The vagus nerves innervate the heart from the brainstem, and the sympathetic nerves innervate it from the thoracolumbar vegetative centers.
Parasympathetic innervation is less than sympathetic in its prevalence. Some organs have double innervation, and the others have only sympathetic.
SNA is part of the sympathoadrenal system, which includes the medulla of the adrenal glands and other clusters of chromaffin cells. A large number of them localize in the heart.
Stimulation of the SNS leads to an increase in the strength and frequency of heart contractions, acceleration of excitation through the cardiac conduction system and contractile myocardium, increase in blood pressure, causes vasodilation of the heart vessels and vasoconstriction of them in other organs. The sympathetic effects on the heart are mediated by the release of adrenaline and noradrenaline with the activation of beta-adrenergic receptors. The result is an acceleration of slow diastolic repolarization. Stimulation of PSNS has the opposite effects. The release of acetylcholine mediates its effects on the heart rhythm.
The nuclei of the vagus nerves are located close to the respiratory nuclei and therefore are under their influence. Activation of the respiratory nuclei, for example, by metronization of the respiratory rate, has a stimulating effect on the nuclei of the vagus nerves and the PSN activity increases.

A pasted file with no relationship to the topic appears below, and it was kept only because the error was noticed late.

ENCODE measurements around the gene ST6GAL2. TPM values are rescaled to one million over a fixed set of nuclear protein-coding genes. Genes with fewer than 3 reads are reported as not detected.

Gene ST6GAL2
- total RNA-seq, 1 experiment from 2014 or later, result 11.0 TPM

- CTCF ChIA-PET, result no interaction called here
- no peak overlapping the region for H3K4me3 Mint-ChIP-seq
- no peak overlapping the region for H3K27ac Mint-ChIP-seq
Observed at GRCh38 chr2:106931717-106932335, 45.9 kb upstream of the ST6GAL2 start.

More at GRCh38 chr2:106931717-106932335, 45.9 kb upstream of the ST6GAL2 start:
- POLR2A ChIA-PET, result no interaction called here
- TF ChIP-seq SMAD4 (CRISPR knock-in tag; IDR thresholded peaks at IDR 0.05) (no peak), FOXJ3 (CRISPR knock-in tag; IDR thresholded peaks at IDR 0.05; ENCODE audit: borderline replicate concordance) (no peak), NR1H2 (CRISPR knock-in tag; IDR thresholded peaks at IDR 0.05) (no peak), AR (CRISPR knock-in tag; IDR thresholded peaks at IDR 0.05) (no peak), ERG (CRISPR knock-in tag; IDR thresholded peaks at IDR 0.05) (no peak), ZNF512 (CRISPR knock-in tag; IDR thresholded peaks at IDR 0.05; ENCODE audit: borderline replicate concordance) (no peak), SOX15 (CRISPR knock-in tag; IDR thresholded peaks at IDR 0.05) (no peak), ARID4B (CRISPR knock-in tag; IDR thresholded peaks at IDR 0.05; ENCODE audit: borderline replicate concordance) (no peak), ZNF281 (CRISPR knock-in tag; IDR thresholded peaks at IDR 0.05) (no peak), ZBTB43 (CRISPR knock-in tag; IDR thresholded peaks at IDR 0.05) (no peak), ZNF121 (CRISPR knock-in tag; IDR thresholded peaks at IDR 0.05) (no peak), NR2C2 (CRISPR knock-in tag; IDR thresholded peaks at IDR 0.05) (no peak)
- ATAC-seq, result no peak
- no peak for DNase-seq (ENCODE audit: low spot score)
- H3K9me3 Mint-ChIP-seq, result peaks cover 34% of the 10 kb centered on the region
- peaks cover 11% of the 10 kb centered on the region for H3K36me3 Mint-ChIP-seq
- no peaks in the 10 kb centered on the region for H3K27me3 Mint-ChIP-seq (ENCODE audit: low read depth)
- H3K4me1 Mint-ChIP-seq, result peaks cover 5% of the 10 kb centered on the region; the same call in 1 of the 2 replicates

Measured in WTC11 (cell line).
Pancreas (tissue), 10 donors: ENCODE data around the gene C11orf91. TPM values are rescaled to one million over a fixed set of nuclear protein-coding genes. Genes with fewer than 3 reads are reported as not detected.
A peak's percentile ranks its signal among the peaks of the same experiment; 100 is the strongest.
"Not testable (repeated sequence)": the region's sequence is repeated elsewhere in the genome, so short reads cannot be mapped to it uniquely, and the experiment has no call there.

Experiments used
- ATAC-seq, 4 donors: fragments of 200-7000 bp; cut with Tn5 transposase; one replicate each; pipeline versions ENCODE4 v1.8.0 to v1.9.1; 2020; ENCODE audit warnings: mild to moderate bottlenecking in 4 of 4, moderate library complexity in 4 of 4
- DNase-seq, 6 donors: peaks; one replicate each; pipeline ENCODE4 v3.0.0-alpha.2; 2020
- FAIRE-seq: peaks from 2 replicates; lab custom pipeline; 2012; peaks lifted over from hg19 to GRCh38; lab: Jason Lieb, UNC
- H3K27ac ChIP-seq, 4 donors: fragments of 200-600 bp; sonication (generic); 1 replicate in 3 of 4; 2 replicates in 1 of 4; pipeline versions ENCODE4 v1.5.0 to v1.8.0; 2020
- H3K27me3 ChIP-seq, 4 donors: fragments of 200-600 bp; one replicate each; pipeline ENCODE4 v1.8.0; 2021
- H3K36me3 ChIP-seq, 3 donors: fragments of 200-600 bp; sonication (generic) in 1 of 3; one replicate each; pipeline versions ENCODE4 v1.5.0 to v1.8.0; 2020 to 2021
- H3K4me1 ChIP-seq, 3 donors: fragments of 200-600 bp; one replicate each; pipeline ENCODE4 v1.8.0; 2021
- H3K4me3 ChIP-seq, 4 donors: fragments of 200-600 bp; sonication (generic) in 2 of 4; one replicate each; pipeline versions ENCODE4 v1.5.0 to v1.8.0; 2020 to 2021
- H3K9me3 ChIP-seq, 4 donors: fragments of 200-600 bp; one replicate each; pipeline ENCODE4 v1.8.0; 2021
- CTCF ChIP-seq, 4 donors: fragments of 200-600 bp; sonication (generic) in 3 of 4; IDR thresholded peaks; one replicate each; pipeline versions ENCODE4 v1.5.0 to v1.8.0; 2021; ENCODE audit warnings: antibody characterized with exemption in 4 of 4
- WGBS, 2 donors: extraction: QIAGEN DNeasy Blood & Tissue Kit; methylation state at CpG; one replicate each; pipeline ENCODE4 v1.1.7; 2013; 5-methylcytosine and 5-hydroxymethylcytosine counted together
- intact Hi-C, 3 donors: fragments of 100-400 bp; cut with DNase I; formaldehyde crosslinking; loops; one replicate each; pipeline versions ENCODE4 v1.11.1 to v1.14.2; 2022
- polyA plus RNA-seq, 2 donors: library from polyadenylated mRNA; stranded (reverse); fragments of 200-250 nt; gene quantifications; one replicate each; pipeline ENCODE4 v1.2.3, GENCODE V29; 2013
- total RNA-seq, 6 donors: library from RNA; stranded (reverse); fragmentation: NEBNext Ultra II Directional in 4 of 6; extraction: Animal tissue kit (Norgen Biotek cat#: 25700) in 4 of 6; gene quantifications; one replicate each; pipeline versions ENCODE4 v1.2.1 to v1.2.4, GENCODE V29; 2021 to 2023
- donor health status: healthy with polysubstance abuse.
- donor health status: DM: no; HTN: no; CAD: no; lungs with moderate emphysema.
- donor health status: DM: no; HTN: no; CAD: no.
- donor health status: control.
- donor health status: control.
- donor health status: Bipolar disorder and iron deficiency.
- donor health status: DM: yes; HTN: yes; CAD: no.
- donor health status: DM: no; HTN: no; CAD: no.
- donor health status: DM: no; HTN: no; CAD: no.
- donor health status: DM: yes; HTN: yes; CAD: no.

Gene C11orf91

In humans, the activity of the ventricles of the heart is mainly under the control of the sympathetic nerves, and the activity of the atria and the sinus node is under the control of sympathetic and parasympathetic nerves. Vessels are subject to sympathetic innervation. PSNS has no direct effect on them, but the multi-level connections of both subsystems of ANS provide an indirect impact of PSN on blood pressure and vascular tone.
Medium and short-term components of regulation (seconds, minutes, tens of minutes) are associated with PSNS and SNS. PSNS and SNA innervation of different parts of the heart is heterogeneous and asymmetrical.
The current activity of PSNS and SNS is the result of a systemic response of multi-loop and multi-level regulation mechanisms. At rest, the tone of the PSN dominates, and variations in a cardiac period largely depend on vagal modulation. The prevalence of the effects of PSN over the SNA can be explained by two independent mechanisms: a cholinergically induced decrease in the release of norepinephrine in response to sympathetic stimulation and a cholinergic suppression of the reaction to an adrenergic stimulus.
Among the humoral systems, the most studied are a hormonal, angiotensin-renin, kallikrein-kinin system, and some others. Their effects on HRV, compared with vegetative, are long-term and occupied the minutes and hours.
Definition
Heart rate variability (HRV) is a combination of all its properties, from the changes in instant heart rate, and until its causes, determined by a nonlinearity of sympathetic, parasympathetic, and humoral regulation, their ramified connections between each other, and systemic reactions on different types of stress.